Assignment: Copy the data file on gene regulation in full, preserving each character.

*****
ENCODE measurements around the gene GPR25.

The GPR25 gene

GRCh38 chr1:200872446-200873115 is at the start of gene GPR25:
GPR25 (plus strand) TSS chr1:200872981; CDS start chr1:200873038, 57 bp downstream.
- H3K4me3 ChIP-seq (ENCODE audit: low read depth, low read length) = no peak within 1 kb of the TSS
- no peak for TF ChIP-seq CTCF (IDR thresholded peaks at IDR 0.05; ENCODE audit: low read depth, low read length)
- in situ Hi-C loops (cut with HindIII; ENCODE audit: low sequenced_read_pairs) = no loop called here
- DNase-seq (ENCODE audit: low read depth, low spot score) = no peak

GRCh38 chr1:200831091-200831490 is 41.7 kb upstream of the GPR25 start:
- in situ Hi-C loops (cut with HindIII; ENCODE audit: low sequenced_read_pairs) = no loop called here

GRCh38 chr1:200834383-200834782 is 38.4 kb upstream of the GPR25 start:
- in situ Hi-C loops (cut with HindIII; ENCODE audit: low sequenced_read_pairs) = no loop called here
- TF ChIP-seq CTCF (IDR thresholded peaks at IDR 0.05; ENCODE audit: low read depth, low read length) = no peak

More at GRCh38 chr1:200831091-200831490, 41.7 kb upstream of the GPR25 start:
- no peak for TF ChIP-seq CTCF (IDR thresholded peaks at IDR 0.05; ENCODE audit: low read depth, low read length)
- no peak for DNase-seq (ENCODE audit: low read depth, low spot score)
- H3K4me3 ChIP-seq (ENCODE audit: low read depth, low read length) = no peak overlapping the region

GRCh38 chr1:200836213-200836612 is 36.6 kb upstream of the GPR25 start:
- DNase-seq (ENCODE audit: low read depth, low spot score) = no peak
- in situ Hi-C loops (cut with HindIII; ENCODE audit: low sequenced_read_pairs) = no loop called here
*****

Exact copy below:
ENCODE measurements around the gene GPR25.

The GPR25 gene

GRCh38 chr1:200872446-200873115 is at the start of gene GPR25:
GPR25 (plus strand) TSS chr1:200872981; CDS start chr1:200873038, 57 bp downstream.
- H3K4me3 ChIP-seq (ENCODE audit: low read depth, low read length) = no peak within 1 kb of the TSS
- no peak for TF ChIP-seq CTCF (IDR thresholded peaks at IDR 0.05; ENCODE audit: low read depth, low read length)
- in situ Hi-C loops (cut with HindIII; ENCODE audit: low sequenced_read_pairs) = no loop called here
- DNase-seq (ENCODE audit: low read depth, low spot score) = no peak

GRCh38 chr1:200831091-200831490 is 41.7 kb upstream of the GPR25 start:
- in situ Hi-C loops (cut with HindIII; ENCODE audit: low sequenced_read_pairs) = no loop called here

GRCh38 chr1:200834383-200834782 is 38.4 kb upstream of the GPR25 start:
- in situ Hi-C loops (cut with HindIII; ENCODE audit: low sequenced_read_pairs) = no loop called here
- TF ChIP-seq CTCF (IDR thresholded peaks at IDR 0.05; ENCODE audit: low read depth, low read length) = no peak

More at GRCh38 chr1:200831091-200831490, 41.7 kb upstream of the GPR25 start:
- no peak for TF ChIP-seq CTCF (IDR thresholded peaks at IDR 0.05; ENCODE audit: low read depth, low read length)
- no peak for DNase-seq (ENCODE audit: low read depth, low spot score)
- H3K4me3 ChIP-seq (ENCODE audit: low read depth, low read length) = no peak overlapping the region

GRCh38 chr1:200836213-200836612 is 36.6 kb upstream of the GPR25 start:
- DNase-seq (ENCODE audit: low read depth, low spot score) = no peak
- in situ Hi-C loops (cut with HindIII; ENCODE audit: low sequenced_read_pairs) = no loop called here